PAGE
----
Footage of the scene of the crash
At least two people died when their light aircraft crashed into overhead power lines on the West Coast Main Line in Staffordshire.
The single-engine plane came down where two tracks fork in Little Haywood, near Stafford, just before 1200 GMT.
The pilot has been named as Alan Matthews, who had 19 years' experience of flying.
A British Transport Police spokesman said officers could not rule out finding more bodies at the crash site.
Part of the major rail route is closed, disrupting travel between London Euston, the North West and Scotland.
Recovery operations are taking place but the line is not expected to be fully restored this weekend, the spokesman said.
Network Rail said all services through the area would be suspended until Saturday at the earliest.
Friday evening rush hour services from London Euston to Liverpool Lime Street, Birmingham New Street and Glasgow Central were cancelled.
Virgin Trains said passengers could use alternative services and that diversions were in place.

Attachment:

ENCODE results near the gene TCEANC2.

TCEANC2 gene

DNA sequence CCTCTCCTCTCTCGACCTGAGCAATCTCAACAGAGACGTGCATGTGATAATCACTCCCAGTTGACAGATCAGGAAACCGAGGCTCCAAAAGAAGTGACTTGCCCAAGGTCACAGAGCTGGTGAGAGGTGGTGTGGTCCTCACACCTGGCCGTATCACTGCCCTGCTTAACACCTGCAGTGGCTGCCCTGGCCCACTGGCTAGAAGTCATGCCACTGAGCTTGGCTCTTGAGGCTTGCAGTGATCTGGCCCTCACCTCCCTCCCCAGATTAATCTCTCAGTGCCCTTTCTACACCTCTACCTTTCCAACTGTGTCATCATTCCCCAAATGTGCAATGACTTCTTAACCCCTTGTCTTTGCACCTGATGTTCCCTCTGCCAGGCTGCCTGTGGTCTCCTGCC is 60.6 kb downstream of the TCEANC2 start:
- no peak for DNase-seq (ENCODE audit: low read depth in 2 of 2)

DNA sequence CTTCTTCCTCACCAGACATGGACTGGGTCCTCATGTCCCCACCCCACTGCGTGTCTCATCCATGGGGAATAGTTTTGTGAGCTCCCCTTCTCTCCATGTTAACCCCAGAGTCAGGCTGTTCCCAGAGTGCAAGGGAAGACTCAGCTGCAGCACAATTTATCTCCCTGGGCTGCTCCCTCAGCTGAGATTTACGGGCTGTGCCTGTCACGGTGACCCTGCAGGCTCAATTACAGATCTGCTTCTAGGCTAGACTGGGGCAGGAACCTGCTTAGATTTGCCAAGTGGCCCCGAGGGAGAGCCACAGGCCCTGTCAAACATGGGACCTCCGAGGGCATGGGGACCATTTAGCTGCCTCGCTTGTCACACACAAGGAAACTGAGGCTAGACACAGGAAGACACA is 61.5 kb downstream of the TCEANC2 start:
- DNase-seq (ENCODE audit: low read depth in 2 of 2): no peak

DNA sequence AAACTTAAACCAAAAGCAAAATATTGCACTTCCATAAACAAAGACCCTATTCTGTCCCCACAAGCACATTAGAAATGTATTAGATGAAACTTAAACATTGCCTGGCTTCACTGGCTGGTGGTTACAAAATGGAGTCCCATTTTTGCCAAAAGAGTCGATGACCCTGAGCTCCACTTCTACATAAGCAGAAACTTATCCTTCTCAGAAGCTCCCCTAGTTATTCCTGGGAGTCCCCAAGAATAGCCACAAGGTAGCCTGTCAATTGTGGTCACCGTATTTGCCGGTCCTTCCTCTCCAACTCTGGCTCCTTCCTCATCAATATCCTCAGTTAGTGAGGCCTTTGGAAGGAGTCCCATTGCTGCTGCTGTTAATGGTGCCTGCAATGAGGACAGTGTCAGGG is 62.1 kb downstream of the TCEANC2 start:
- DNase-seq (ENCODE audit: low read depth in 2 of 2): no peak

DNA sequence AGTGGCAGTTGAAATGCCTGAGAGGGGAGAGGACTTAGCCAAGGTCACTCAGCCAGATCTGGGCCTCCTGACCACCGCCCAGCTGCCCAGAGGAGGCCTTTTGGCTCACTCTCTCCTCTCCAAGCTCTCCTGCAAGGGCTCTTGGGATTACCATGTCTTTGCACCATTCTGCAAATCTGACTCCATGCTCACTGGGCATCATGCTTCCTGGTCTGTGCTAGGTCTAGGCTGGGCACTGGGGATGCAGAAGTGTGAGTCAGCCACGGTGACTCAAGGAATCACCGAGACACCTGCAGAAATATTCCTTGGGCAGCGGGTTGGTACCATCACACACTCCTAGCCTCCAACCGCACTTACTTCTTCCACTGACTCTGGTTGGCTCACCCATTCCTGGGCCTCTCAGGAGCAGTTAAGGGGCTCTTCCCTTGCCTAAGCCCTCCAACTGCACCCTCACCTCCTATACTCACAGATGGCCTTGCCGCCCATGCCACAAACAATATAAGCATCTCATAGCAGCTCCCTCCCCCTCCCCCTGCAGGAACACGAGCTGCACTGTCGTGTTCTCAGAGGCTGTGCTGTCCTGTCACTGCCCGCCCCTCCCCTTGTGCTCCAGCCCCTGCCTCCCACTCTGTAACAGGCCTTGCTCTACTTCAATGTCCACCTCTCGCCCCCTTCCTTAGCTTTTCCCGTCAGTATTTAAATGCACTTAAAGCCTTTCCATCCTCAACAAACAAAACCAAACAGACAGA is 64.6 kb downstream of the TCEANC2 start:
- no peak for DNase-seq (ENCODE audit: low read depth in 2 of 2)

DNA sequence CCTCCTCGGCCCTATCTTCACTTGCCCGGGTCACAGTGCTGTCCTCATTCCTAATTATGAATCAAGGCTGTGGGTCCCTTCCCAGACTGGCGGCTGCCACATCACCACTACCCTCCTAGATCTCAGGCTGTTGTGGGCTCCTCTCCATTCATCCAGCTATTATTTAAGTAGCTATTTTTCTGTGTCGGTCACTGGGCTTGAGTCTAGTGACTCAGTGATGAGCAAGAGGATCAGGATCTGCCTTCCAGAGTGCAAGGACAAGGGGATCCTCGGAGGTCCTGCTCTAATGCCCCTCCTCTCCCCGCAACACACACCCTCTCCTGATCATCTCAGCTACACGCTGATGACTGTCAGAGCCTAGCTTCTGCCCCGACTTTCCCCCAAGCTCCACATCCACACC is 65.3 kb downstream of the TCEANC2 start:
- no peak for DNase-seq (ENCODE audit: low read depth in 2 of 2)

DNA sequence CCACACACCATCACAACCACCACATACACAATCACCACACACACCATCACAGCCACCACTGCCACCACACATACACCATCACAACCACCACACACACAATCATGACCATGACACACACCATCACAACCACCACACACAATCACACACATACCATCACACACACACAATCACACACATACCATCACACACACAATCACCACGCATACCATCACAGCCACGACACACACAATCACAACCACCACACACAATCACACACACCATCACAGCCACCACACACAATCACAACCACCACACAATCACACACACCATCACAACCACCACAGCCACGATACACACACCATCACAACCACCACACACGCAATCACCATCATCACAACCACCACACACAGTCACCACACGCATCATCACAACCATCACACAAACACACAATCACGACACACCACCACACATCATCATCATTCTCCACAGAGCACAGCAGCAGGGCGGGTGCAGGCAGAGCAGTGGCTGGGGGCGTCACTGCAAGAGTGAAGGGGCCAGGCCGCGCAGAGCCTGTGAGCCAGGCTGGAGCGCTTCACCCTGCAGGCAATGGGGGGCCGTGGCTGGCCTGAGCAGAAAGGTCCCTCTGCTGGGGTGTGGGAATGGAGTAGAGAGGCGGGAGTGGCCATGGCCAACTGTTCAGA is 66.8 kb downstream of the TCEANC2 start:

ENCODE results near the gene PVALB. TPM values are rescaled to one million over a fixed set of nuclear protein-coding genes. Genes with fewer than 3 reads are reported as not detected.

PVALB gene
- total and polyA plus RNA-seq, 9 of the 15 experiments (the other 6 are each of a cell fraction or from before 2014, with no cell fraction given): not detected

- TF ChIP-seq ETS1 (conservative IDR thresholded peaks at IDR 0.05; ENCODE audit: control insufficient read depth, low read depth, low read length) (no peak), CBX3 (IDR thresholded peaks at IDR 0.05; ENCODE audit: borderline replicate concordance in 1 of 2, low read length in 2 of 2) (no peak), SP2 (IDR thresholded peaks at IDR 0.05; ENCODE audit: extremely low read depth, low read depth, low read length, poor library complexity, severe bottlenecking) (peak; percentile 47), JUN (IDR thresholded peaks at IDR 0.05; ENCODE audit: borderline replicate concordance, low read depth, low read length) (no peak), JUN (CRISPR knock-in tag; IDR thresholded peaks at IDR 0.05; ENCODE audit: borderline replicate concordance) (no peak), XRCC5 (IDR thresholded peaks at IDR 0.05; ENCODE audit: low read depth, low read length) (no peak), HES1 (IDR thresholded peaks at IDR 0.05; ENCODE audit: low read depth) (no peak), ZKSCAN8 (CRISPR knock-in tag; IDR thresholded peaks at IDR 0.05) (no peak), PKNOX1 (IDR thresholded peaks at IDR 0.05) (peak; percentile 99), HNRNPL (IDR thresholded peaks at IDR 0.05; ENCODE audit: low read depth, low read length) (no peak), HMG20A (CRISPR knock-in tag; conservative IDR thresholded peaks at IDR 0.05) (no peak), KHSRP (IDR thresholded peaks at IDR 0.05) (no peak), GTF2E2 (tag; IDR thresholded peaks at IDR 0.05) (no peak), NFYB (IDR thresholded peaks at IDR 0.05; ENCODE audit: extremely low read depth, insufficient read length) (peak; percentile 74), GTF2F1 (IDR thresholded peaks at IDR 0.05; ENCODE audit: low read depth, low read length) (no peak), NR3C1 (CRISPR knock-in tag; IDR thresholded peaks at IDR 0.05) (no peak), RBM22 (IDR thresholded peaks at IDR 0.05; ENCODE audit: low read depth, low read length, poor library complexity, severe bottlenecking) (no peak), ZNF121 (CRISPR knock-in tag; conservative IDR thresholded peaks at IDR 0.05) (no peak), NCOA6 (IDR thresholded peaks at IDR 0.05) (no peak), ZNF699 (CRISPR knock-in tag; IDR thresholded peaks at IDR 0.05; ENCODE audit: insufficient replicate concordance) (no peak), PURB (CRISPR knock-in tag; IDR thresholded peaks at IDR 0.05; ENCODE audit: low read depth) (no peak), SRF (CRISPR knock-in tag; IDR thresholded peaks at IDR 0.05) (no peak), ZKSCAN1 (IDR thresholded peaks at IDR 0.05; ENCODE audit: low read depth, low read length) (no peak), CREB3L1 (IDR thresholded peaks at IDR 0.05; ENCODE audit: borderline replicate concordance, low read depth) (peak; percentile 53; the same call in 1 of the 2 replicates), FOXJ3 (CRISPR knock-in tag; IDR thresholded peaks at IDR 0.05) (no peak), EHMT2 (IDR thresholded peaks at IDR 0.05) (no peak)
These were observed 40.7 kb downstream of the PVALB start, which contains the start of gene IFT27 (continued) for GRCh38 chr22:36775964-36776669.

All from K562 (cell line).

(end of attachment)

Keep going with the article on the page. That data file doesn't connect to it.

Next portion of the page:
London Midland, which runs trains from Birmingham to Liverpool and from Crewe to London Euston, has suspended all services in the area.
Replacement buses have been set up.
Virgin Trains tickets dated for Friday will still be valid on Saturday.
Janet Hemmings, from Crewe, who was visiting her sister at the time, witnessed the crash.
She said: "We just heard a terrible noise, it was just too low to believe it sounded normal.
"Then my husband started shouting, 'I can see it coming down' and we ran into the garden and just saw something drop from the sky.
"There was just a big plume of black smoke and you could see the power cables to the railway line had actually snapped where it had obviously landed on the power cables."
Local resident Gerald Simpkin saw the plane come down and described it as looking like it was performing acrobatics.
He said: "We expected it to come back again but it didn't.
"We did not hear anything. There was no explosion, no smoke. A few minutes later we saw air ambulances arrive. It is tragic."
A West Midlands Ambulance Service spokesman said: "On arrival crews found the wreckage of a plane between two railway tracks - it had struck the power lines for the railway.
"Sadly there was nothing that could be done and and no-one has been taken to hospital."